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Governance

Explore Gallup's research.

A 54% majority of Americans say the federal government has too much power, with little variation in this view since 2017.

Americans' trust in the three branches of the federal government continues to be low, while they have more trust in state and local governments.

Americans' confidence in the federal government to handle problems abroad has recovered six percentage points after tumbling last year.

West Health-Gallup research examines how Americans rate the U.S. healthcare system, how cost impacts their ability to access care, and their worries about future affordability of care.

Americans' ratings of the CIA and FBI have recovered somewhat after sharp drops last year. The public is increasingly critical of the job the Federal Reserve Board is doing.

The majority of Americans support higher taxes on the rich, as they have for years.

While inflation, government and the economy remain the top U.S. problems, 8% of Americans now mention abortion, the highest percentage mentioning that issue in Gallup's records.

The recent Supreme Court decision on abortion highlights the increasing power of state legislatures, a shift Americans tend to endorse.

Gallup's Law and Order Index uses four questions to gauge people's sense of personal security and their personal experiences with crime and law enforcement.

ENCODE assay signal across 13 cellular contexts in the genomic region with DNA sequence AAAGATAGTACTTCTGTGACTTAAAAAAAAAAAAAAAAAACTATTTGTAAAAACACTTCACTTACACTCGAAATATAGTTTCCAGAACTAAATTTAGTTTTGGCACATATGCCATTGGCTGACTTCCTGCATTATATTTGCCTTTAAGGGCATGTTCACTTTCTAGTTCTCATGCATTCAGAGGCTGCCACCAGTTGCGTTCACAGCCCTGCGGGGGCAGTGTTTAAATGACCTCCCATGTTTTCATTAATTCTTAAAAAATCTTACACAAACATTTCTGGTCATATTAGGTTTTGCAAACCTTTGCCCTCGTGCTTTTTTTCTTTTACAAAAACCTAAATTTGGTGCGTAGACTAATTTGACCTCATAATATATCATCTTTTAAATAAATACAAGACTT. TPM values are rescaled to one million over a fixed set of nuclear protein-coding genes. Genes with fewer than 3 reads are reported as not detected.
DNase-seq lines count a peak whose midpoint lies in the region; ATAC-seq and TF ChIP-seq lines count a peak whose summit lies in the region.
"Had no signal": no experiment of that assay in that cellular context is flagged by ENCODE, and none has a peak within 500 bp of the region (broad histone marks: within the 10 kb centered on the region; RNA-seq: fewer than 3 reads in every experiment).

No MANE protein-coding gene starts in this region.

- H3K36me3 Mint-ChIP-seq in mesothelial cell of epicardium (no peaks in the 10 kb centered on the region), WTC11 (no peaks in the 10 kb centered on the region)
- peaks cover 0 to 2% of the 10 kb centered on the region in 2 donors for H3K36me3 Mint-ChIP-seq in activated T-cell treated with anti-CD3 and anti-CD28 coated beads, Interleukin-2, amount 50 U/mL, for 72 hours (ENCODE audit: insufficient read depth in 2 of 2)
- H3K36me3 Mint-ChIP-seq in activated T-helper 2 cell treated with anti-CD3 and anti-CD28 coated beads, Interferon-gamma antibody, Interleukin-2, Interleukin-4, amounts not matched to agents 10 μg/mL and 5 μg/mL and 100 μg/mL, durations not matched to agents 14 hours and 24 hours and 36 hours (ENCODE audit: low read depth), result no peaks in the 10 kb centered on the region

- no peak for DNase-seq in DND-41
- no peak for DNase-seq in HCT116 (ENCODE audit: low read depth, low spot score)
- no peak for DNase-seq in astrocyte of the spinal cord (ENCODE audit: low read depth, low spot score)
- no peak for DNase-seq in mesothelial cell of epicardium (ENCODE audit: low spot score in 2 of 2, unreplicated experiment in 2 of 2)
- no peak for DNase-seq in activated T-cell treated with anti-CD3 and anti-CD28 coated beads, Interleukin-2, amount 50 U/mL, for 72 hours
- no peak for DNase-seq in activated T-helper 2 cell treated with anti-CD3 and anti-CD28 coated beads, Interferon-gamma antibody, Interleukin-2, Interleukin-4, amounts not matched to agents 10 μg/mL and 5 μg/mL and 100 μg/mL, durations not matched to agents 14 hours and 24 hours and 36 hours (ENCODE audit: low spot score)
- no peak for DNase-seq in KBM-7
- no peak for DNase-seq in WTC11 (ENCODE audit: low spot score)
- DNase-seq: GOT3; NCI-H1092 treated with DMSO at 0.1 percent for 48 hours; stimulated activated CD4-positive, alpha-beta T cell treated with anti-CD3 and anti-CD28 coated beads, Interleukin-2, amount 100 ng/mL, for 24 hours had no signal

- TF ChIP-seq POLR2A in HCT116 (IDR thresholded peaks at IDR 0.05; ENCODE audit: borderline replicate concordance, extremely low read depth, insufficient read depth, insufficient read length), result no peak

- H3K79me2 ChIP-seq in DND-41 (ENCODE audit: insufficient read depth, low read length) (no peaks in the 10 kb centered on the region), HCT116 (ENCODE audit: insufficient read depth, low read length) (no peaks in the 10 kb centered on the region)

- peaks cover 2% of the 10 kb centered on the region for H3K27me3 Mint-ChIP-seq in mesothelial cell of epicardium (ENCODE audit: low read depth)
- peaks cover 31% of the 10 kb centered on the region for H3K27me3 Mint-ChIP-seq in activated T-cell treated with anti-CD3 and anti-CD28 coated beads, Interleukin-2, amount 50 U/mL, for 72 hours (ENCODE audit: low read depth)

The struggle congressional Democrats have had in passing a national infrastructure bill is consistent with the party's ideological diversity. Liberals enjoy recent momentum in the party, but Democrats are still divided on economics.

Americans once again say the government is doing too many things that should be left to individuals and businesses.

Less than half of U.S. adults say they have confidence in people who hold or are running for public office. Meanwhile, a small majority express confidence in the judgments of the American people under the democratic system.

Gallup editors provide insights into the current situation in Afghanistan with a look back at what Afghans have been telling Gallup about their lives for years through the World Poll.

Americans' underlying ideology appears to be a more significant factor in determining their views of taxes than the taxes they actually pay.

During Women's History Month, Gallup takes a dive into the archives to see what Americans thought about women working before it was the norm.

Over six in 10 Americans approve of the new $1.9 trillion stimulus plan. Support is highly partisan: 97% of Democrats and 18% of Republicans back it.

A majority of Americans support the concept behind the Equality Act, a bill recently passed by the House that would ban LGBT discrimination.

It is not clear if support for the newly enacted stimulus plan represents a lasting shift in Americans' views of big government.

After three months of decline, the percentage of Americans who are satisfied with the way things are going in the U.S. has increased to 27%, largely because Democrats are more satisfied.